Several things have changed for art rock outfit TV on The Radio since their last release of 2011’s Nine Types of Light. The passing of bassist Gerard Smith seems to have particularly inspired the group to come together once again, this time with a different perspective. Seeds, which came out earlier this week, is their fifth record, and it offers some of their strongest material yet.
The album starts off strong, and faces some bumps halfway through its 52 minute run. Opener Quartz welcomes the listener with its rich percussive foundation featuring handclaps and cowbell, and its mantric vocal loops that allow the track to breathe gracefully. Careful You is a hesitant and curious love song that is carried by hypnotic synths, and includes tender lyrics such as “there is a softness to your touch, there is a wonder to your ways.” Sonically rich third track Could You is probably the most uplifting out of the bunch, meshing the band’s dynamic sound with 60’s inspired chiming jangly guitars, much in the style of The Byrds and Beatles tunes like If I Needed Someone. Lead single Happy Idiot, is a solid tune, with its snappy drum machines and its immediate delivery portraying a breakup.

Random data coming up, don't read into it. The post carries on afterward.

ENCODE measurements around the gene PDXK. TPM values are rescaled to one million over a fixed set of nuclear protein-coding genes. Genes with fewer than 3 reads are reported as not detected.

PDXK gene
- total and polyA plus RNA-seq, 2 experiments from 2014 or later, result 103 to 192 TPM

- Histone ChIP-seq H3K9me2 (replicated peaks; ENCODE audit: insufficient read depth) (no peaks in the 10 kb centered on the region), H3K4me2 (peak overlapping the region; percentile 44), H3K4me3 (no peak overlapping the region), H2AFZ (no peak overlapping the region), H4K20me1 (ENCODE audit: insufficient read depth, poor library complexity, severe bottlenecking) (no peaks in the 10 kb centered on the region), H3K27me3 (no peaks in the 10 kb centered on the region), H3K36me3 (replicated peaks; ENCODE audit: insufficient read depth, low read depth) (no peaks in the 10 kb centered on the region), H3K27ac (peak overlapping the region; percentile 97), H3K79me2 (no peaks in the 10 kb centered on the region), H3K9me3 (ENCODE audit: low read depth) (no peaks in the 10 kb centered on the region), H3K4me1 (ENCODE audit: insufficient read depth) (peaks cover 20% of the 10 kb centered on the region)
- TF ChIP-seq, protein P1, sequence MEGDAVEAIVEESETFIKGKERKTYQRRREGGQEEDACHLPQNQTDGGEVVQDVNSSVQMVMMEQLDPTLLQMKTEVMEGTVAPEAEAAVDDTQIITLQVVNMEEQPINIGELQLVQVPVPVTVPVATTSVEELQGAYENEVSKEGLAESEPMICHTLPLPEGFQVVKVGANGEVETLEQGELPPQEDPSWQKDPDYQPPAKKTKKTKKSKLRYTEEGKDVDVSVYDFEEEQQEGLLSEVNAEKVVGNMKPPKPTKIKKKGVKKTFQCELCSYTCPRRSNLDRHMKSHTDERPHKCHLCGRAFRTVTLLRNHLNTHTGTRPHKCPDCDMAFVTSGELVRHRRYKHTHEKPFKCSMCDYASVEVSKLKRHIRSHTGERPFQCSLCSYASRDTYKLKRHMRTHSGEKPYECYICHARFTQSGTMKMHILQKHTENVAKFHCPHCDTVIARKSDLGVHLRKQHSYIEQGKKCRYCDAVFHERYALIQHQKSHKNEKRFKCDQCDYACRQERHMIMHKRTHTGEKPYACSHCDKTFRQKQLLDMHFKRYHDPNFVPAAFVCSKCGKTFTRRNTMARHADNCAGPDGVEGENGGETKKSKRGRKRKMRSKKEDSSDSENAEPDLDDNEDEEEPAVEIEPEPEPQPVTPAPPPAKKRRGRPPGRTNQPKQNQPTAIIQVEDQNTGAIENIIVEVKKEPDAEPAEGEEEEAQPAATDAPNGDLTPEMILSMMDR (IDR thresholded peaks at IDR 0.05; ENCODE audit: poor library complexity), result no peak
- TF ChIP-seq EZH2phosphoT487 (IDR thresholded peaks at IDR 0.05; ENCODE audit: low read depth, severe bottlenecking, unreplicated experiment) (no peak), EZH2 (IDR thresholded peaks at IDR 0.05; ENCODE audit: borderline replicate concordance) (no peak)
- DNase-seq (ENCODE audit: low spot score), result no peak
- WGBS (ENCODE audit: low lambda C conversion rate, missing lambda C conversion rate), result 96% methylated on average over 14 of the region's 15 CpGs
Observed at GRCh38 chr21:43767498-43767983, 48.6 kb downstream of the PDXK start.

Tracks like Love Stained, Winter and Ride, while not horrible, fail to live up to the stronger first few tracks in the record, and feel almost too slippery. Potential single Right Now begins with bells, piano, and strings, and it then transforms into the grooviest track on the record. The guitars gently cruising in the background carefully add some edge to this otherwise poppy tune. Another highlight is album closer Seeds, a gloomy and lustrously textured almost-ballad, which wraps up the record on a solemn, yet nonetheless gorgeous note.
Seeds is an anxious and indulgent trip down several elements of synthpop, funk, hip hop, and pop, accompanied by textured percussion and layered with crisp beats and loops in the usual style of the band. This is all thanks to producer Dave Sitek, who’s known for his work with acts such as Yeah Yeah Yeahs, Little Dragon, and Foals. The production, as usual for the band, adds dimension and depth to the record. The songwriting is solid, and for the most part seems to revolve around the usual themes of love, making some lyrics here sound slightly corny here and there.
While Nine Types of Light seemed to have the vocals and the music flirting with each other, on Seeds the music seems to be an intricately woven platform for the lyrics and vocal melodies on behalf of Tunde Adebimpe to stand out. Seeds is altogether a cleaner, glossier collection of more playful pop inspired tunes that allows the band to leave some of its inhibitions behind.